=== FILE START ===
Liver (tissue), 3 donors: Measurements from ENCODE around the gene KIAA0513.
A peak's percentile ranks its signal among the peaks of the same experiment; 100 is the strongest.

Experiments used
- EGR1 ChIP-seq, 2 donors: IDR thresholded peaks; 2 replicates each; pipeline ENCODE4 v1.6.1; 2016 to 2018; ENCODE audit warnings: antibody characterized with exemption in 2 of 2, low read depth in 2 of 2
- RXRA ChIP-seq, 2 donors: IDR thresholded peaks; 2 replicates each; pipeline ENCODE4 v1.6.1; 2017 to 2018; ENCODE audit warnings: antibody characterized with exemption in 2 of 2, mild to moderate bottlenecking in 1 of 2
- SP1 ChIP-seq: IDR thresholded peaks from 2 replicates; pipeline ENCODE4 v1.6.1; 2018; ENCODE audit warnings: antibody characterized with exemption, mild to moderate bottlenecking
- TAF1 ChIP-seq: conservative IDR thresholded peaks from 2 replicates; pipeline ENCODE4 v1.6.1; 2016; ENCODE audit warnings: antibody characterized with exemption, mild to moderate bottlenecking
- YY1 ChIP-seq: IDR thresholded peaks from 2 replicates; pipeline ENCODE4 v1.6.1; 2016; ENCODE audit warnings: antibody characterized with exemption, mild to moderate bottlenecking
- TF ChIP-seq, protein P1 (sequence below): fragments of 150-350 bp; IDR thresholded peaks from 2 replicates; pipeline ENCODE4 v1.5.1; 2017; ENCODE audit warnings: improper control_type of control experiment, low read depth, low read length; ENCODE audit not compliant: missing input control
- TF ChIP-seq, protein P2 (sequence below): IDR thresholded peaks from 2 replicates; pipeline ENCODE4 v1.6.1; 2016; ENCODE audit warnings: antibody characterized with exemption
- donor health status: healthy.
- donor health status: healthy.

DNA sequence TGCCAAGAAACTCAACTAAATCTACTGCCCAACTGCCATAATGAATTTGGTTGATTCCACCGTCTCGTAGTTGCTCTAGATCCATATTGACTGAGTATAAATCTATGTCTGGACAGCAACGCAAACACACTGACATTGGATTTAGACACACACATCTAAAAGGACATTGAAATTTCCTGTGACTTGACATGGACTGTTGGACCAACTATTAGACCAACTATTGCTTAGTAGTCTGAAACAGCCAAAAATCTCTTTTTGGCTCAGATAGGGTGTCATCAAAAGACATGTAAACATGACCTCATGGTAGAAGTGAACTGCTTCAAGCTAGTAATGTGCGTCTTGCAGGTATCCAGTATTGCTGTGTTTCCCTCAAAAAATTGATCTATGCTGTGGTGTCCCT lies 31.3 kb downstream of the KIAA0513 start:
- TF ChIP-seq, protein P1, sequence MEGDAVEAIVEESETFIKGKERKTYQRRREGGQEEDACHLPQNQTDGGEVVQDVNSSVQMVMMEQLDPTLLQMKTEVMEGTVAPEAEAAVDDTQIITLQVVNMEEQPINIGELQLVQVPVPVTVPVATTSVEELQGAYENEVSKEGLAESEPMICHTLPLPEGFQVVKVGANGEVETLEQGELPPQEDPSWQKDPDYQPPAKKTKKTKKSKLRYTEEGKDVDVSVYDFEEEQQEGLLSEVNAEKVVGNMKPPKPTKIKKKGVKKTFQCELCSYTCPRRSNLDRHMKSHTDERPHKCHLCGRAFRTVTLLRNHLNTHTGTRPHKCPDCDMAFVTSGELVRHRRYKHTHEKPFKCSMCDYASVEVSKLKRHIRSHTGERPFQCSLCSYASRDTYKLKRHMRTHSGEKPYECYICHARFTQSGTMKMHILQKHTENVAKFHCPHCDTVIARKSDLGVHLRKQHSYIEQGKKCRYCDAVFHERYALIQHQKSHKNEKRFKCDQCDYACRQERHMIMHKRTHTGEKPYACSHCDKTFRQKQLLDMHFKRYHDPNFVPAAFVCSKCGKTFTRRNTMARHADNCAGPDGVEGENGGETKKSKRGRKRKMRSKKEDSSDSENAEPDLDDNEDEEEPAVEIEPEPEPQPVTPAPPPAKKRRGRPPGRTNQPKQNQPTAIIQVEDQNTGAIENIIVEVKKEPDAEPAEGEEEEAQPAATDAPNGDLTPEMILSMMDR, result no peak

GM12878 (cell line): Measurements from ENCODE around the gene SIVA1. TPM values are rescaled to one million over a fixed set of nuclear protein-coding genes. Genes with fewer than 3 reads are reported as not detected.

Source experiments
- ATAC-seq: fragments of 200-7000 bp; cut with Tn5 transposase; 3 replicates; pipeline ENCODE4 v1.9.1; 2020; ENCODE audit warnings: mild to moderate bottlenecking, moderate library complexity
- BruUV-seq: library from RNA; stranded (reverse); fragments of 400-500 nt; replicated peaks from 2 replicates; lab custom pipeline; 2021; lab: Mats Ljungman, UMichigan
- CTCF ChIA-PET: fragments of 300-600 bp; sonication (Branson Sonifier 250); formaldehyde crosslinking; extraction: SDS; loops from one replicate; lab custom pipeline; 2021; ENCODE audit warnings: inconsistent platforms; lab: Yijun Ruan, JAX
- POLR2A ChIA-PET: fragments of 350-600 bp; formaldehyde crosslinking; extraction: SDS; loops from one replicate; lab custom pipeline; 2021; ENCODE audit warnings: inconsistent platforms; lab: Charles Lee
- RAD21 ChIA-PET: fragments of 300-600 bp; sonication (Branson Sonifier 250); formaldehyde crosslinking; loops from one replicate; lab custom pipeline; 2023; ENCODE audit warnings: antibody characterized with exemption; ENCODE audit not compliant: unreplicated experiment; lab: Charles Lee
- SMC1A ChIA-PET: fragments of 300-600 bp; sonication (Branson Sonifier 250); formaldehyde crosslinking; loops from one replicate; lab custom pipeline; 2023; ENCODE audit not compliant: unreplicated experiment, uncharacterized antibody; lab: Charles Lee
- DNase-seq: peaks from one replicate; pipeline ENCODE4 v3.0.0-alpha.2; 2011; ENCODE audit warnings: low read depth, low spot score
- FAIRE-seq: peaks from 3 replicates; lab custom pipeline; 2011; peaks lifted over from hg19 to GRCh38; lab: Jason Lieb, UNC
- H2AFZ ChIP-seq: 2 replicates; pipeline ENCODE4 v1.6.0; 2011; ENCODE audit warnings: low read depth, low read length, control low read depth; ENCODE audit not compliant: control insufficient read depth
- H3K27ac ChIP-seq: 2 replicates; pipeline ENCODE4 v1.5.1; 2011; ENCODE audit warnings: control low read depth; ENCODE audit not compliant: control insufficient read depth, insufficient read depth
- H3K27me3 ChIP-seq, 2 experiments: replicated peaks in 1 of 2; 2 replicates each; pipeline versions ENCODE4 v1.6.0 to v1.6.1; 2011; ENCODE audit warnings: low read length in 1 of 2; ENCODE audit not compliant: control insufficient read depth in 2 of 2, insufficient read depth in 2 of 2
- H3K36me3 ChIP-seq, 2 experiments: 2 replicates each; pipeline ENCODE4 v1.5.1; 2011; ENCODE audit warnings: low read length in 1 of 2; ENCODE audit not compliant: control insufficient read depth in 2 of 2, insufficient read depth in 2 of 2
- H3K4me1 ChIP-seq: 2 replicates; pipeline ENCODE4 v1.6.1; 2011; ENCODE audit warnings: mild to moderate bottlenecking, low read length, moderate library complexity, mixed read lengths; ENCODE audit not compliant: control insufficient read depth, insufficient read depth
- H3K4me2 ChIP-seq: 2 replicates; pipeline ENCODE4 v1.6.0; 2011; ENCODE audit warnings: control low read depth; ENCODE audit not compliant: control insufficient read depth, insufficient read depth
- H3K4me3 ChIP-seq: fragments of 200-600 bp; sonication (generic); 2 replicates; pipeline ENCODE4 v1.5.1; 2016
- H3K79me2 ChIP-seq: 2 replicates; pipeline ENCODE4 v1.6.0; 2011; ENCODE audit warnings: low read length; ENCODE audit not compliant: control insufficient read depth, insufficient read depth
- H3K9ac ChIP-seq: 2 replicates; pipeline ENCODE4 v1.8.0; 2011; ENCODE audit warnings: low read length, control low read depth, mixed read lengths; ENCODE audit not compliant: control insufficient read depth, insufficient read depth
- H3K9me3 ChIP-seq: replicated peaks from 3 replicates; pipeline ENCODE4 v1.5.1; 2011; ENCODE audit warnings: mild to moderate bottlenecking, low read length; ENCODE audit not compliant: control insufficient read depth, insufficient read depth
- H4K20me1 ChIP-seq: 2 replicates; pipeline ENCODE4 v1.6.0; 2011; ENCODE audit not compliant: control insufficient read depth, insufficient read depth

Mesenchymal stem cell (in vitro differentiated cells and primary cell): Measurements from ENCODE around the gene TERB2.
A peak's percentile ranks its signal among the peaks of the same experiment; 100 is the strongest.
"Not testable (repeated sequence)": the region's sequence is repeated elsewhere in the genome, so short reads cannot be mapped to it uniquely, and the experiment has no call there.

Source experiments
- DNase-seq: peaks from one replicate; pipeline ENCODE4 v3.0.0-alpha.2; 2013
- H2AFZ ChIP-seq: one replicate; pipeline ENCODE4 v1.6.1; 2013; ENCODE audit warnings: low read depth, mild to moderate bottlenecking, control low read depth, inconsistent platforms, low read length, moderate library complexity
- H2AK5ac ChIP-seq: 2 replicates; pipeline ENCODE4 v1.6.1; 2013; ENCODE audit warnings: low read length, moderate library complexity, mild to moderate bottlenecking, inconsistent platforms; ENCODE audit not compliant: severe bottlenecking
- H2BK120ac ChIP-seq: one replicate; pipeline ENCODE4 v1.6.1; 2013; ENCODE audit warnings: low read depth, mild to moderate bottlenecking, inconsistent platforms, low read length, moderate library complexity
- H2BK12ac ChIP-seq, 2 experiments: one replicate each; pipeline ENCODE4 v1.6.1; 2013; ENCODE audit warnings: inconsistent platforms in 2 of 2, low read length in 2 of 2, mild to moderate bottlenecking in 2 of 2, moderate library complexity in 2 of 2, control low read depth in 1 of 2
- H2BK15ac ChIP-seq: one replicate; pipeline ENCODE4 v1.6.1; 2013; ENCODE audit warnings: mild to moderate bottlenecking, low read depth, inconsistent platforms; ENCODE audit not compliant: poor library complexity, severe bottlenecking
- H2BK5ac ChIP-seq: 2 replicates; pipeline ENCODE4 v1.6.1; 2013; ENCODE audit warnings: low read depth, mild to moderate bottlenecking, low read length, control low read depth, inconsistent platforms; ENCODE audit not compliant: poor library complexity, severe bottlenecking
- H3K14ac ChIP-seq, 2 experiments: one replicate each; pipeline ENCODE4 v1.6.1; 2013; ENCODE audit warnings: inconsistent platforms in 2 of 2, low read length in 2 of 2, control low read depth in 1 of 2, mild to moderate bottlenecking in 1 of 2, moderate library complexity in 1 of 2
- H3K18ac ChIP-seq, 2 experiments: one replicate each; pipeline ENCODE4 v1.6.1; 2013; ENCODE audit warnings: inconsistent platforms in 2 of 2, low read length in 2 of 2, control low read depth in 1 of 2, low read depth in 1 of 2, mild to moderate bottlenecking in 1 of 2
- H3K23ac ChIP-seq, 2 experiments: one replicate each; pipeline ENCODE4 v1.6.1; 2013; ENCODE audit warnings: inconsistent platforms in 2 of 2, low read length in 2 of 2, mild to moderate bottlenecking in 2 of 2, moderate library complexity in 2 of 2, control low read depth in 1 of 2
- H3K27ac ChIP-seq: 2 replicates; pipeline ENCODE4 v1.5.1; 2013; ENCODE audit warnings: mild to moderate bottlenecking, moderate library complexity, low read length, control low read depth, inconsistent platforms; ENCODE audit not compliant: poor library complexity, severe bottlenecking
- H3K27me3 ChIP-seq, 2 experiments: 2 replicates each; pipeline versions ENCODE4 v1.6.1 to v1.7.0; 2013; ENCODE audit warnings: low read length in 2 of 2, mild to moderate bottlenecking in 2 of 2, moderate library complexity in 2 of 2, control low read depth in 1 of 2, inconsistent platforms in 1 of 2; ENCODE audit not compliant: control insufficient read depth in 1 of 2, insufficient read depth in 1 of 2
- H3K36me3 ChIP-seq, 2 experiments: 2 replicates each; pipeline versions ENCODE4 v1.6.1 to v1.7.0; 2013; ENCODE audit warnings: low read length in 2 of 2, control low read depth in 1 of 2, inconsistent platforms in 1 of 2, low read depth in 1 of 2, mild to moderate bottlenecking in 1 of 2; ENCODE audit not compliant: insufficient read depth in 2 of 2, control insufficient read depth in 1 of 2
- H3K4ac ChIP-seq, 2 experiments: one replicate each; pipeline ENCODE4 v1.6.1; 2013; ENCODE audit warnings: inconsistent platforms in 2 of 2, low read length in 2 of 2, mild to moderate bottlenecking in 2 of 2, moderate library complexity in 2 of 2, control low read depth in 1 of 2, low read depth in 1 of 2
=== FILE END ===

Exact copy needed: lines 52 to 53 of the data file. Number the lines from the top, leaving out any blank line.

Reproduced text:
- H3K36me3 ChIP-seq, 2 experiments: 2 replicates each; pipeline versions ENCODE4 v1.6.1 to v1.7.0; 2013; ENCODE audit warnings: low read length in 2 of 2, control low read depth in 1 of 2, inconsistent platforms in 1 of 2, low read depth in 1 of 2, mild to moderate bottlenecking in 1 of 2; ENCODE audit not compliant: insufficient read depth in 2 of 2, control insufficient read depth in 1 of 2
- H3K4ac ChIP-seq, 2 experiments: one replicate each; pipeline ENCODE4 v1.6.1; 2013; ENCODE audit warnings: inconsistent platforms in 2 of 2, low read length in 2 of 2, mild to moderate bottlenecking in 2 of 2, moderate library complexity in 2 of 2, control low read depth in 1 of 2, low read depth in 1 of 2